Coined a "neurological traffic jam"by neuroscientist A. Jean Ayres, Ph.D., Sensory Processing Disorder (SPD) is a neurological condition in which external and internal sensory is poorly detected, modulated, or interpreted. This results in emotional, behavioral, social, attentional, or motoric challenges.

Sensory Processing Disorder (SPD)

All children have sensory issues, but a child struggling with SPD presents symptoms that impact normal day-to-day functions.

Sensory Issues present in a variety of ways, including:

  • shoes, coat or clothes too tight

  • frequently crashing into walls or people

  • easily irritated by textures, sounds or smells

  • unusually low or high pain threshold

  • oversized reaction to a change in environment

  • excessive clumsiness or difficulty with fine motor skills

Patterns of SPD

Although SPD is not included in the Diagnostic and Statistical Manual (DSM-5) as a separate disorder, there is no argument that sensory processing issues affect 80% of children with Autism Spectrum Disorder (ASD) and up to 60% of children with ADHD. ​Regardless of the ongoing debate, many experts support the theory that SPD is a standalone disorder and currently impacts 1 in 20 children.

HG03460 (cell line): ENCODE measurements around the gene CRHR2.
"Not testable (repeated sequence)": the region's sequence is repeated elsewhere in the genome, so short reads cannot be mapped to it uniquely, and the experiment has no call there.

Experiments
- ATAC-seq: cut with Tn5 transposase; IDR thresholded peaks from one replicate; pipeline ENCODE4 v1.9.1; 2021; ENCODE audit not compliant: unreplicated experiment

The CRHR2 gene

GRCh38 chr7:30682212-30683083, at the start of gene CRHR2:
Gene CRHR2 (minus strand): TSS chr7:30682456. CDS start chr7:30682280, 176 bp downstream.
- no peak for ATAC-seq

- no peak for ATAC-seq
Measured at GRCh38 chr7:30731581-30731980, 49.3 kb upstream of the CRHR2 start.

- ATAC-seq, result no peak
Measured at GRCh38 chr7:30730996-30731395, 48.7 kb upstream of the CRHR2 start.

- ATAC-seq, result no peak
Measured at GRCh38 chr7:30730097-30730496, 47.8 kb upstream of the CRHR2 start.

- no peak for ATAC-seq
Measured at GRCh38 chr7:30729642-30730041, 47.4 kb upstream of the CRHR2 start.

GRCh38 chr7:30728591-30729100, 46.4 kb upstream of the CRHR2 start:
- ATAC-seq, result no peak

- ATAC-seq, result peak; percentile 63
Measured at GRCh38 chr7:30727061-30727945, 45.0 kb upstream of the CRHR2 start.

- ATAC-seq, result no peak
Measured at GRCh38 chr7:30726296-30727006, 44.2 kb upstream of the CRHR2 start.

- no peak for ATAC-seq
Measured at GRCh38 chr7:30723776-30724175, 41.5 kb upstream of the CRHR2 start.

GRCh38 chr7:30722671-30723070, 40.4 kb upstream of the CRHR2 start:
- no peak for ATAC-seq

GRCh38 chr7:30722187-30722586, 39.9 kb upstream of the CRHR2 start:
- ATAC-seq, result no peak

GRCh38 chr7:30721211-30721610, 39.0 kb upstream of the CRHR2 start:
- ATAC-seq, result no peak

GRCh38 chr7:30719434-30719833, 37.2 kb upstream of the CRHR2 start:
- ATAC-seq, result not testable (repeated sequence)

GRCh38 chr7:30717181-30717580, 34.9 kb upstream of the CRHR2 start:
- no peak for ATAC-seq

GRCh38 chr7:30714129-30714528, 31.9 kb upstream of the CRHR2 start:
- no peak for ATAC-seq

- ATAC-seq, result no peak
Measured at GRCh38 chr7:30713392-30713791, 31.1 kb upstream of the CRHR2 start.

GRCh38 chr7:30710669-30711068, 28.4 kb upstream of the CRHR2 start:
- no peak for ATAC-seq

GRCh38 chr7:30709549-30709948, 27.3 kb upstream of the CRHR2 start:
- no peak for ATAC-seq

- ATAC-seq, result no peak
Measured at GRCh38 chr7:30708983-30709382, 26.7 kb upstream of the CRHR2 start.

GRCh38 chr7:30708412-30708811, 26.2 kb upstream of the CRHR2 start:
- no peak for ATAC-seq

Research indicates there are 3 primary patterns of SPD, further broken down into 6 subtypes. Most individuals with SPD display more than one subtype, i.e, a child sensitive to loud noises can simultaneously crave other stimuli.

  • Sensory Modulation Disorder: Over or Under Responsive, or Craving Sensory

  • Sensory-Based Motor Disorder: Difficulty with Stability and/or Movement

  • Sensory Discrimination Disorder: Difficulty Determining or Detecting Stimuli


Helpful resources include our ADHD Kids Journal and ADHD Survival Kit, both of which also address issues specific to Sensory Processing Disorder (SPD), anxiety and gifted/2e.

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